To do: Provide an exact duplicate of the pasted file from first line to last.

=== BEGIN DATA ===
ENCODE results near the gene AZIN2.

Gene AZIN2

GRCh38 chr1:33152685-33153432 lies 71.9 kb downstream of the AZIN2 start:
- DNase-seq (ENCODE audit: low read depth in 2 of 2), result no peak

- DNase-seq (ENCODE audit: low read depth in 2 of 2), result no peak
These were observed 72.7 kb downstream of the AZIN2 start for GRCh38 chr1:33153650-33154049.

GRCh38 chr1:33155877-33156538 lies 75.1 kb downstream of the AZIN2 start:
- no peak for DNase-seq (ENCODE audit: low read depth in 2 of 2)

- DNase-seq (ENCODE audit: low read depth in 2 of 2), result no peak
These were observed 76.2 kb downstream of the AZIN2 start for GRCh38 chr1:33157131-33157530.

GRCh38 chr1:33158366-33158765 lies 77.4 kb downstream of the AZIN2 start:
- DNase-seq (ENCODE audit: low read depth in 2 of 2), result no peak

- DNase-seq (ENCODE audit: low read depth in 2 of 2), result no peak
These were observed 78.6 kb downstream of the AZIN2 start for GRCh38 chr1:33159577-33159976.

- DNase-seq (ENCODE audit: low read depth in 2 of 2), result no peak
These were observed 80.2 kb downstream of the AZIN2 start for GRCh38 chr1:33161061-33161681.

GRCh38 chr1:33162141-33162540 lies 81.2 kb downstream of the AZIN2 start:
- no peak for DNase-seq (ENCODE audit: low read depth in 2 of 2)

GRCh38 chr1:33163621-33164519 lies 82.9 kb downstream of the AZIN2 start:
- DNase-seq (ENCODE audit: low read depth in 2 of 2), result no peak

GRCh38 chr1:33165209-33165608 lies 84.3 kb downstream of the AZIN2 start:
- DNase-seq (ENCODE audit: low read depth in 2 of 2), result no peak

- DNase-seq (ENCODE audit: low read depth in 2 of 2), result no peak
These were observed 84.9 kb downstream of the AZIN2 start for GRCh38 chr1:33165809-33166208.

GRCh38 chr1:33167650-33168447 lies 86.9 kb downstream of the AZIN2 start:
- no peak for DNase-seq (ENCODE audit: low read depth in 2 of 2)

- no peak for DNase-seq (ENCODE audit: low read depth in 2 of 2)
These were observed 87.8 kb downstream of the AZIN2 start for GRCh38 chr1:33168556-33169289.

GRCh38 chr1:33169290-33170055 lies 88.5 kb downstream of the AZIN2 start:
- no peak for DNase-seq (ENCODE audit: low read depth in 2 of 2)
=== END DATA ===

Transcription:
ENCODE results near the gene AZIN2.

Gene AZIN2

GRCh38 chr1:33152685-33153432 lies 71.9 kb downstream of the AZIN2 start:
- DNase-seq (ENCODE audit: low read depth in 2 of 2), result no peak

- DNase-seq (ENCODE audit: low read depth in 2 of 2), result no peak
These were observed 72.7 kb downstream of the AZIN2 start for GRCh38 chr1:33153650-33154049.

GRCh38 chr1:33155877-33156538 lies 75.1 kb downstream of the AZIN2 start:
- no peak for DNase-seq (ENCODE audit: low read depth in 2 of 2)

- DNase-seq (ENCODE audit: low read depth in 2 of 2), result no peak
These were observed 76.2 kb downstream of the AZIN2 start for GRCh38 chr1:33157131-33157530.

GRCh38 chr1:33158366-33158765 lies 77.4 kb downstream of the AZIN2 start:
- DNase-seq (ENCODE audit: low read depth in 2 of 2), result no peak

- DNase-seq (ENCODE audit: low read depth in 2 of 2), result no peak
These were observed 78.6 kb downstream of the AZIN2 start for GRCh38 chr1:33159577-33159976.

- DNase-seq (ENCODE audit: low read depth in 2 of 2), result no peak
These were observed 80.2 kb downstream of the AZIN2 start for GRCh38 chr1:33161061-33161681.

GRCh38 chr1:33162141-33162540 lies 81.2 kb downstream of the AZIN2 start:
- no peak for DNase-seq (ENCODE audit: low read depth in 2 of 2)

GRCh38 chr1:33163621-33164519 lies 82.9 kb downstream of the AZIN2 start:
- DNase-seq (ENCODE audit: low read depth in 2 of 2), result no peak

GRCh38 chr1:33165209-33165608 lies 84.3 kb downstream of the AZIN2 start:
- DNase-seq (ENCODE audit: low read depth in 2 of 2), result no peak

- DNase-seq (ENCODE audit: low read depth in 2 of 2), result no peak
These were observed 84.9 kb downstream of the AZIN2 start for GRCh38 chr1:33165809-33166208.

GRCh38 chr1:33167650-33168447 lies 86.9 kb downstream of the AZIN2 start:
- no peak for DNase-seq (ENCODE audit: low read depth in 2 of 2)

- no peak for DNase-seq (ENCODE audit: low read depth in 2 of 2)
These were observed 87.8 kb downstream of the AZIN2 start for GRCh38 chr1:33168556-33169289.

GRCh38 chr1:33169290-33170055 lies 88.5 kb downstream of the AZIN2 start:
- no peak for DNase-seq (ENCODE audit: low read depth in 2 of 2)